Unlocking the Mysteries of Mitochondria-induced Cellular Stress and Diseases

mitochondrial Precursor Overaccumulation Stress (mPOS)

Severe mitochondrial damage affects cell fitness and viability by energy depletion, and very often, accompanied with increased oxidative stress. However, mitochondria are multifunctional. Whether mitochondrial damage also affects cell fitness and survival by non-bioenergetic mechanisms is poorly understood. Our studies revealed that mitochondrial protein import is readily saturable inside the cell. It is affected by a variety of mitochondrial stressors (e.g., protein misfolding, mtDNA mutation and low membrane potential), even without directly disrupting the core protein import machinery. More importantly, our biochemical analysis demonstrated that the cytosol has a limited capacity to degrade unimported mitochondrial proteins. Mitochondrial damage can therefore lead to the accumulation of unimported mitochondrial proteins in the cytosol. We phenotypically and biochemically captured the cytosolic stress caused by unimported mitochondrial proteins, which we named mitochondrial Precursor Over-accumulation Stress (mPOS). The overall implication of these findings is that mitochondrial damage can directly cause proteostatic stress in the cytosol. This can induce cell death independent of bioenergetic defect. Using cell-based approaches, we are interested to determine the mechanisms by which mPOS causes cell death, and to identify molecular pathways that protect cells against mPOS.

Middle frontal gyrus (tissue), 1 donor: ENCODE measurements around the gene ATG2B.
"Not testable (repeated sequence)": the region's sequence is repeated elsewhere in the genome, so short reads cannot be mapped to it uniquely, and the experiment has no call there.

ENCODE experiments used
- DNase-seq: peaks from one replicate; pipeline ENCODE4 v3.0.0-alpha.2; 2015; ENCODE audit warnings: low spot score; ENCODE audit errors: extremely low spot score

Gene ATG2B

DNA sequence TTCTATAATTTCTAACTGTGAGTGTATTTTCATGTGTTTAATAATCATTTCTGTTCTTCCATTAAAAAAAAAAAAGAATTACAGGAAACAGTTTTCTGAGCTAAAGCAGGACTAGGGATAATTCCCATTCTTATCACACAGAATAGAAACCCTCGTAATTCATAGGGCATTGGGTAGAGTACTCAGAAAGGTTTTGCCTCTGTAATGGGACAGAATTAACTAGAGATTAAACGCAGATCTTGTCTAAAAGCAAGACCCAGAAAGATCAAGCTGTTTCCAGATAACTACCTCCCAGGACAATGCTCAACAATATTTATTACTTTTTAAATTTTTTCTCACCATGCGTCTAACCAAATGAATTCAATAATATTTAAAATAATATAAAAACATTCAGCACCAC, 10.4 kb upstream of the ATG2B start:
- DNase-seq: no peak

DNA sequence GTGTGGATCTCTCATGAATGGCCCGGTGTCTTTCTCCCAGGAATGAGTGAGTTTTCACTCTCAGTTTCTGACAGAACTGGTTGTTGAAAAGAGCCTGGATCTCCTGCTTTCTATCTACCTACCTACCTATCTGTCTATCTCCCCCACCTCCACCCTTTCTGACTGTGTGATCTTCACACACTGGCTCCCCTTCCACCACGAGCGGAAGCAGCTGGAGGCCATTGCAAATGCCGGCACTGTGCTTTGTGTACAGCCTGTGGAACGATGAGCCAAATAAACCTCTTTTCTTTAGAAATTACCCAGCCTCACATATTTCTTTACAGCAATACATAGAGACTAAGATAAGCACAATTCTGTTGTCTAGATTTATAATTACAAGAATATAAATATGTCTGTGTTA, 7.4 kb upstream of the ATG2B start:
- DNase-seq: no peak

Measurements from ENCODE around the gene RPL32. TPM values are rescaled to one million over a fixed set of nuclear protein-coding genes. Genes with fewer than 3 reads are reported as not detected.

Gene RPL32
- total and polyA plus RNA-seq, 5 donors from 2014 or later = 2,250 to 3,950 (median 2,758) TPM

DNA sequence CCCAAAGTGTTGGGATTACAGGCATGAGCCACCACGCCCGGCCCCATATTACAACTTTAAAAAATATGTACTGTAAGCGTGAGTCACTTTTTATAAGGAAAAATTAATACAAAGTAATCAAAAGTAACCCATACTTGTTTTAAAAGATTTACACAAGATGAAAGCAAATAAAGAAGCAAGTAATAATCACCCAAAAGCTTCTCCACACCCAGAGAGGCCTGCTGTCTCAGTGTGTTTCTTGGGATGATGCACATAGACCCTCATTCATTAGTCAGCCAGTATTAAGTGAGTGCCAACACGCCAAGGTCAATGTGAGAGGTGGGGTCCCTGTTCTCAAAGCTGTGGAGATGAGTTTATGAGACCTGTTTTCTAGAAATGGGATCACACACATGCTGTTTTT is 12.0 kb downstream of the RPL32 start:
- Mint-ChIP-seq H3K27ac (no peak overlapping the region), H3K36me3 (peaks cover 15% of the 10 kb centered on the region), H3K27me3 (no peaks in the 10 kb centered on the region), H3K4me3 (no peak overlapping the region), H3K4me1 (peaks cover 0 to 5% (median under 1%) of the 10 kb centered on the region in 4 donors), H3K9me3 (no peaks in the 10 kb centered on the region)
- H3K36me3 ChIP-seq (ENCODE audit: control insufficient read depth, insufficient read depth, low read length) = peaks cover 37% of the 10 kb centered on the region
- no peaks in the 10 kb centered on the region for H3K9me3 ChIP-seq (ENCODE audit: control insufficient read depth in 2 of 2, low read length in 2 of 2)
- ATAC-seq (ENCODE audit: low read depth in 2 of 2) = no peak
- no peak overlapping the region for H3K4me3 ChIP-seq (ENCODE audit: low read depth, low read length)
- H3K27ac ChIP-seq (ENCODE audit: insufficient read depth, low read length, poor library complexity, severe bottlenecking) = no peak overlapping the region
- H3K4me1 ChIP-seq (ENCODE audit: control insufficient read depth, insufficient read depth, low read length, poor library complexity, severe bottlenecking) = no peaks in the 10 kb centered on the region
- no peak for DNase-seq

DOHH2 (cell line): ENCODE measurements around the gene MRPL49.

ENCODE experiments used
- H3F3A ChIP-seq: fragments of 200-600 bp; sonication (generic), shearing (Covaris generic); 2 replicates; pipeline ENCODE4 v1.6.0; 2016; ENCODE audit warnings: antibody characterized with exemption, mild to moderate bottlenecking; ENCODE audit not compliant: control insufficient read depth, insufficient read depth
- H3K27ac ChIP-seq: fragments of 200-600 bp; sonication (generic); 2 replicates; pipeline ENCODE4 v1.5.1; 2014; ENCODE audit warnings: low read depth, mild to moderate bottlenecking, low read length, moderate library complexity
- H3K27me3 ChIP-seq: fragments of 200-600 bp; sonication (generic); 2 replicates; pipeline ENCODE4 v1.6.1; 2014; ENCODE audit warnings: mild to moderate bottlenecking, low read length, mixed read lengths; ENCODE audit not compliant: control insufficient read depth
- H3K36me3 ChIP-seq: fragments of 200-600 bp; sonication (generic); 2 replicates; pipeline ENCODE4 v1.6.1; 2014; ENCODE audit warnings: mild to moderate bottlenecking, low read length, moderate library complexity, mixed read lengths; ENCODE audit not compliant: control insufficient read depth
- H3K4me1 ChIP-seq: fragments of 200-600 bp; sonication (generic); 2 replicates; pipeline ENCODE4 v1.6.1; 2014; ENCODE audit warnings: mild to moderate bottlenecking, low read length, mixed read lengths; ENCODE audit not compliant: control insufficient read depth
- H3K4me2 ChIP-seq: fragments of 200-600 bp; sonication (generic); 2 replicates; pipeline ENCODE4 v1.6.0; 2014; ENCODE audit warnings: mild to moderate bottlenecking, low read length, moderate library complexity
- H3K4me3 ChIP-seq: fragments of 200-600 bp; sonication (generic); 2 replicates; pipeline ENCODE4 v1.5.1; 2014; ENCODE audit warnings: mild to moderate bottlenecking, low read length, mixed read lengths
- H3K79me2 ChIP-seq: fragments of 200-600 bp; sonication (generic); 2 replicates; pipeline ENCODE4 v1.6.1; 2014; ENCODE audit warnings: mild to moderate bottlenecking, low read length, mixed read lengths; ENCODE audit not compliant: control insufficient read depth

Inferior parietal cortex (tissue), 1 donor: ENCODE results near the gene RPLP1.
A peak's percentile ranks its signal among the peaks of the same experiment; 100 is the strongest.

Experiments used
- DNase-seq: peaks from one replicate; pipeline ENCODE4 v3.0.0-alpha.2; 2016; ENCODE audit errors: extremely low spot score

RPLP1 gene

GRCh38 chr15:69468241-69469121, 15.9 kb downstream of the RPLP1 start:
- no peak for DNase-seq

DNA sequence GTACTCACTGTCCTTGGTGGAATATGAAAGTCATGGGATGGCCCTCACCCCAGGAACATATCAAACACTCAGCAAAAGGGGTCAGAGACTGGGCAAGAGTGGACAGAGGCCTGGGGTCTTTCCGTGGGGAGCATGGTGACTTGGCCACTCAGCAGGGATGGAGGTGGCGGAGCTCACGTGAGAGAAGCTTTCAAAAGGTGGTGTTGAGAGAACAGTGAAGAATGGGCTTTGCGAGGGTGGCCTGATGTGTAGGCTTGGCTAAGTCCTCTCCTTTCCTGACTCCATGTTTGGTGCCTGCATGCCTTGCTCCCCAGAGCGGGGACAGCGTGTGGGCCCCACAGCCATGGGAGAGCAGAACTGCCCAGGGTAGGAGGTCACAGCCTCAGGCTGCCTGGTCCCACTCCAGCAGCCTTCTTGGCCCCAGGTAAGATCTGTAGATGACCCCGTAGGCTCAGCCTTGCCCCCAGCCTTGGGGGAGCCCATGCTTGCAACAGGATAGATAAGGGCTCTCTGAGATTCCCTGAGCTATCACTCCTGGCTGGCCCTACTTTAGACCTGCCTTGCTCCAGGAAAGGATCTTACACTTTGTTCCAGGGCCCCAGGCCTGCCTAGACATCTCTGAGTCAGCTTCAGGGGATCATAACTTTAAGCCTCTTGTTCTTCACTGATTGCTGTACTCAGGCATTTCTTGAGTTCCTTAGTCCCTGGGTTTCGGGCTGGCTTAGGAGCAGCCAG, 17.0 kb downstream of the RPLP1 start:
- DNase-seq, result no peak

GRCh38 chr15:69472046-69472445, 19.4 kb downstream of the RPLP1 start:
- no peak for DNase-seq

Role of mPOS in muscle wasting, cardiac dysfunction and neurodegeneration

Mitochondrial abnormalities and cytosolic protein misfolding are probably the two most important hallmarks of aging and aging-associated degenerative disorders that include Parkinson's disease, amyotrophic lateral sclerosis, frontotemporal dementia, Alzheimer's disease and some subtypes of muscle atrophies. The mPOS hypothesis provides a conceptual framework for untangling the interaction between these two ostensibly unrelated pro-degenerative pathways. We are interested to learn whether mPOS plays a role in aging-associated muscle wasting, cardiac dysfunction and neurodegeneration, and to develop anti-mPOS interventions that can potentially be used to treat these diseases.



750 East Adams Street, Syracuse, New York 13210

©2019 by Xin Jie Chen Laboratory. Proudly created with